The CT6 Platinum is the current top option. With every box ticked it comes in at around $90,000, roughly the base price of a BMW 740i xDrive. The Caddy is also all-wheel-drive, and it gets rear-wheel steering and those great magnetic shocks. GM is very bullish on tech lately, and the new sedan has night vision, automatic braking, all the safety alerts you can imagine, including being able to detect pedestrians in the road.
The 3.0-liter model looks more solid and mature than the cheaper 2.0, owing to a beefier grille and a more upmarket interior. The rear is especially welcoming: comfortable and with plenty of headroom, this is a car that is exceptionally nice to be driven around in. (This is particularly important in markets like China, where every luxury automaker would like to make a bigger dent.) But the CT6 with the most powerful engine simply doesn't thrill to the road in the same way as a 5 or the 7. It’s… well, fine to drive. Which isn’t enough to change the marketplace tide.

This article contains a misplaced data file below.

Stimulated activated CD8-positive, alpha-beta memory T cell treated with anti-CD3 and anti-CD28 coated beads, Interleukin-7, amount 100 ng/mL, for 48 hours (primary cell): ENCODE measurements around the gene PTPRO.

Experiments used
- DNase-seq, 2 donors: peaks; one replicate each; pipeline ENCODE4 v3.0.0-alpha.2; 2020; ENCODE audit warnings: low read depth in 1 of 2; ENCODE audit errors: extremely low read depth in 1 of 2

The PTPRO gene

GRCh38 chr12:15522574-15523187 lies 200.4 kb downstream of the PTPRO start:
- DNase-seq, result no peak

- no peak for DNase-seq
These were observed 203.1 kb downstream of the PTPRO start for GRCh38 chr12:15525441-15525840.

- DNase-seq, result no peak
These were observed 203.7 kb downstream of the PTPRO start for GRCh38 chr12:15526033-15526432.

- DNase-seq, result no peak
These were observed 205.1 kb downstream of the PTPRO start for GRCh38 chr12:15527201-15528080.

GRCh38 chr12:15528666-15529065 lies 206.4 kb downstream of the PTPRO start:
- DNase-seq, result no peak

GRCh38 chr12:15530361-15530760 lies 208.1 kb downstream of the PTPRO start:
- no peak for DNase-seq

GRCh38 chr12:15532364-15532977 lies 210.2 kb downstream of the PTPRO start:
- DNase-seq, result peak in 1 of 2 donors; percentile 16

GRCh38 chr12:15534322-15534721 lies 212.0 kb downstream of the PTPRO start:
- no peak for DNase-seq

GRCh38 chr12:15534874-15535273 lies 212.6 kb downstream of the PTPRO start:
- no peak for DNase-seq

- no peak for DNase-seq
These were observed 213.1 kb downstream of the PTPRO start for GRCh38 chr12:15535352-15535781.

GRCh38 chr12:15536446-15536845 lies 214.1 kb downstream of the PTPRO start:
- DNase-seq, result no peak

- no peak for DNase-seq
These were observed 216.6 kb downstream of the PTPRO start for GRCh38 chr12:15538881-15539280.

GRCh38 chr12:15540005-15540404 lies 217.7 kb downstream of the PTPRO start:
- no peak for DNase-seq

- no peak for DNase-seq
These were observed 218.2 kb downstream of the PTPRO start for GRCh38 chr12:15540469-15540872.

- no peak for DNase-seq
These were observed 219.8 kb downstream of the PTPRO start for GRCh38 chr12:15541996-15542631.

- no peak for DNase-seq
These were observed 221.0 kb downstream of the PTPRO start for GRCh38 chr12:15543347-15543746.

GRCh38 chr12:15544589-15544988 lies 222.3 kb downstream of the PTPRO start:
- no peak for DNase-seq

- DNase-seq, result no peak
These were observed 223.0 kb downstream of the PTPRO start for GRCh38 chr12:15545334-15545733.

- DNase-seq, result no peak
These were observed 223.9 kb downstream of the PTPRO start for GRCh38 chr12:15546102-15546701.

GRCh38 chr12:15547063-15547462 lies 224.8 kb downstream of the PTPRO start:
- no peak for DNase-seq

It shows that, given time to refine models like the CTS, Cadillac is capable of very great things. The company took the learnings of the CTS, scaled down the body size, and produced the ATS and the ATS-V — and the latter is a car that really is better than the current BMW M3. Its relationship with luxury, though, is still in flux. The CT6 will continue to be refined. I’ll be especially curious to see how niche versions like the plug-in hybrid will be received. And, eventually, we’ll surely be given a true flagship, something as big and grandiose as the Caddies of old. And you can be sure that all the lessons of the "lesser" models will be incorporated.
For all that, BMW (and the other stalwart German brands) will take notice. Hopefully, so will customers.